So we’ve all heard of storm chasers, and we all agree it seems a bit daft but pretty cool. Or at least that’s my take on the matter. Below is a video filmed by David Rankin, a self confessed flash flood chaser.
I didn’t realise flash floods were such a common phenomenon to be honest. According to an NOAA study in 2005 which looked at average deaths over 30 years, flash floods killed more people per year than tornadoes, lightning or hurricanes. Quite surprising really. About half of those flash flood deaths occur when people in cars underestimate the power of the flow and try to drive across the flood stream and get flipped.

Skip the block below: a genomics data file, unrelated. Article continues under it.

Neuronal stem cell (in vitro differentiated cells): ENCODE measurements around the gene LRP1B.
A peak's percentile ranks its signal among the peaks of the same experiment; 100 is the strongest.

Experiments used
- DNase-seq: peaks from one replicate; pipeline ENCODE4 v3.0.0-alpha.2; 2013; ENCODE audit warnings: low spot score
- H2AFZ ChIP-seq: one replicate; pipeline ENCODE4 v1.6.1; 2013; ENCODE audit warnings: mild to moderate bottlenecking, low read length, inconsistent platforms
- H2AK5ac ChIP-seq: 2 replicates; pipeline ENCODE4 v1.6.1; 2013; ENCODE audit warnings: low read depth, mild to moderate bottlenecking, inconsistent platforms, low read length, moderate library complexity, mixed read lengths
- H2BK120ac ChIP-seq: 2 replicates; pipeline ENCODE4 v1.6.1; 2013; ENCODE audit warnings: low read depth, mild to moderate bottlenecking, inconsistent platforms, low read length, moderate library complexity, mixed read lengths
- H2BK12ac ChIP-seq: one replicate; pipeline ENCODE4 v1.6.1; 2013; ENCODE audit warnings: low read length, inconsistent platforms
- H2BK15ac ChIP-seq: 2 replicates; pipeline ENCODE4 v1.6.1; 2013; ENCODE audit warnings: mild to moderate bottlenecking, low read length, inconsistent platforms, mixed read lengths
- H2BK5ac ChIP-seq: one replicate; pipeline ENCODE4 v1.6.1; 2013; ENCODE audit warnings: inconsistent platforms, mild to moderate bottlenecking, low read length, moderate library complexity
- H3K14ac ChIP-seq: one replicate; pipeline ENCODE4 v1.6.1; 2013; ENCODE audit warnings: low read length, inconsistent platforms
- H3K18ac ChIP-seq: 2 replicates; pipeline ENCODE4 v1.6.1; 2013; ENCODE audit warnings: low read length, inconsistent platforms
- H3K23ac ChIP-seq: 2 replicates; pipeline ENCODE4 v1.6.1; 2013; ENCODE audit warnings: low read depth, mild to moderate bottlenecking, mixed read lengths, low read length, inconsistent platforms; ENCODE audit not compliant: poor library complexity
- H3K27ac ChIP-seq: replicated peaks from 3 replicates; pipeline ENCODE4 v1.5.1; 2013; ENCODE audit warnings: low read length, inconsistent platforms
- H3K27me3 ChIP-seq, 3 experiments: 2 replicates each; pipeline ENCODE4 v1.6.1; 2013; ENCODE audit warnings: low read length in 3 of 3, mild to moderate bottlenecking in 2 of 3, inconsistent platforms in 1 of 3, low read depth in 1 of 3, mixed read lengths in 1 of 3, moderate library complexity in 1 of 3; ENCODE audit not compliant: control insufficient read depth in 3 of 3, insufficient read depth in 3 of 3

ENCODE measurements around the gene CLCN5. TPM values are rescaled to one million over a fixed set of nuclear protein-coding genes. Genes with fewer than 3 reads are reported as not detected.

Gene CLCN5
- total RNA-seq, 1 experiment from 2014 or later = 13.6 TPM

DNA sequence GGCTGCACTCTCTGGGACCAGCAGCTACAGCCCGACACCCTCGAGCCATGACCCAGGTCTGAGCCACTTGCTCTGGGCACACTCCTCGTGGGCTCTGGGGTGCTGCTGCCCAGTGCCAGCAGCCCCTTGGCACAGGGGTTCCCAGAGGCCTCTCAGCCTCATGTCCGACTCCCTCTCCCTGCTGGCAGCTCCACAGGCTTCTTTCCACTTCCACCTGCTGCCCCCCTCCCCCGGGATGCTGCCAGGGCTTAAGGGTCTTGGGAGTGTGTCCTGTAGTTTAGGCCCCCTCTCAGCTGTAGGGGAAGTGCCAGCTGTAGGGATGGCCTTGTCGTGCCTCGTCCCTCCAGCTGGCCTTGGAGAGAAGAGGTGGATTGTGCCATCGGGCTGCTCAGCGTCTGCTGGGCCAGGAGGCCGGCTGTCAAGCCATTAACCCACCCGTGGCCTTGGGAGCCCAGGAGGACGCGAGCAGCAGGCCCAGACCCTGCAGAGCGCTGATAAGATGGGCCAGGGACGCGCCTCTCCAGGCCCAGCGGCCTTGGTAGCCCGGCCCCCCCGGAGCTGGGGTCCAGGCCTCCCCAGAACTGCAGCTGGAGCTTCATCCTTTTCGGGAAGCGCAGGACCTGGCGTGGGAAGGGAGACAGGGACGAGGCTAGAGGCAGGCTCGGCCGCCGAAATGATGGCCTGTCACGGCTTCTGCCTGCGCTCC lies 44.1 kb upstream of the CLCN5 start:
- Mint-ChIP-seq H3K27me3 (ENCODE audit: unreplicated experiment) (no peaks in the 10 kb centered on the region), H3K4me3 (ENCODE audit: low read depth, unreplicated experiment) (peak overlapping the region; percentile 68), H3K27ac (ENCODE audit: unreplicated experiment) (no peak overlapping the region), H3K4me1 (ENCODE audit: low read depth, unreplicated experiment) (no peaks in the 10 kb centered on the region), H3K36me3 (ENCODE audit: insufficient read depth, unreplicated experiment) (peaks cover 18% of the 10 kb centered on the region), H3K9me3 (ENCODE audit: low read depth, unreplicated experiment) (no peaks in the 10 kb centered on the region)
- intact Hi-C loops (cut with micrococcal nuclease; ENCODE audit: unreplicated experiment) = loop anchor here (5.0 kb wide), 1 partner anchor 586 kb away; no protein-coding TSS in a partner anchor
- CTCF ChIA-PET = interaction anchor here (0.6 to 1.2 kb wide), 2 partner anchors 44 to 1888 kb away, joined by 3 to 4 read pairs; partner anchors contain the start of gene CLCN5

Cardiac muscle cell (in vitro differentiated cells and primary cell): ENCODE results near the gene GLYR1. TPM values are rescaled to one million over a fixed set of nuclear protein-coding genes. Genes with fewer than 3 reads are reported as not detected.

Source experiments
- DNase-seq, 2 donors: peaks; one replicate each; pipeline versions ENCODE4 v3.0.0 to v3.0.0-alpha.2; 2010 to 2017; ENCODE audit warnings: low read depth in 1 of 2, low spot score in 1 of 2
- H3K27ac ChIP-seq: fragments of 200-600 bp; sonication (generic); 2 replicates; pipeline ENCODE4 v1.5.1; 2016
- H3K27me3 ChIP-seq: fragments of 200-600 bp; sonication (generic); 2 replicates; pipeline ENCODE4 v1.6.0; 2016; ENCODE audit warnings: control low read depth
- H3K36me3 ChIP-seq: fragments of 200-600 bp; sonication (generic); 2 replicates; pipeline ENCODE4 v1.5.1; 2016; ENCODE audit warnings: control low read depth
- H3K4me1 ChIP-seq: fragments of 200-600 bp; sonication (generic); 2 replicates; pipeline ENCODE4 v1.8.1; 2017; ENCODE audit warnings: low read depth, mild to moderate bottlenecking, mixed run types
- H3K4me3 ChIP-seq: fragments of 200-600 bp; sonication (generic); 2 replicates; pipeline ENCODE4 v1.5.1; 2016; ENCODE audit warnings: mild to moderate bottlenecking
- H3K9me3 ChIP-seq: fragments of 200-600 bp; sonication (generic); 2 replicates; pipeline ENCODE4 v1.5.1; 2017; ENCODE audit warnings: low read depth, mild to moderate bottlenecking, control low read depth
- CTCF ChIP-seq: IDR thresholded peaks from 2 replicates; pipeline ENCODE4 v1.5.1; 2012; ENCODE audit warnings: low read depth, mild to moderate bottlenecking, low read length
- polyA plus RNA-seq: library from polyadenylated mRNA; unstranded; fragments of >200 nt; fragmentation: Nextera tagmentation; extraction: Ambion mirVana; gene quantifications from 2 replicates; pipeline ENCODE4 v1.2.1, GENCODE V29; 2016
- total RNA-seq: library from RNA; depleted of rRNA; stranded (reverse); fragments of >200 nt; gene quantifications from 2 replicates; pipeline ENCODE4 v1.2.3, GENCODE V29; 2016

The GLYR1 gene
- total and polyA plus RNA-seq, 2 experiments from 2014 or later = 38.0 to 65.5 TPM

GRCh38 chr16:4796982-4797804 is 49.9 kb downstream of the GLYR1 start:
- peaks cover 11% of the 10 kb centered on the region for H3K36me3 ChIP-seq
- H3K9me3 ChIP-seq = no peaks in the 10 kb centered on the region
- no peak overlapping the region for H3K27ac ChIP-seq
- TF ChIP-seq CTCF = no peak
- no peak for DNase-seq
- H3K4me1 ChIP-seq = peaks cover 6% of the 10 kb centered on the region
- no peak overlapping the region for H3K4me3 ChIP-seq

Flash floods occur for a number of reasons, some are man made, like dam failure or opening, but the ones that Mr Rankin go after are the natural ones. When there’s heavy rain near an area that’s dry, with non-porous clay laden dirt, water has nowhere to go. One inch of rain over one square mile gives you 17.38 million gallons of juice to drain. If it can’t go into the soil it will follow the path of least resistance, try not to get in it’s way. Or if you’re these guys, do try.
This film is set in Utah and filmed by Rankin, the wall of black debris rapidly approaching is an impressive site indeed.
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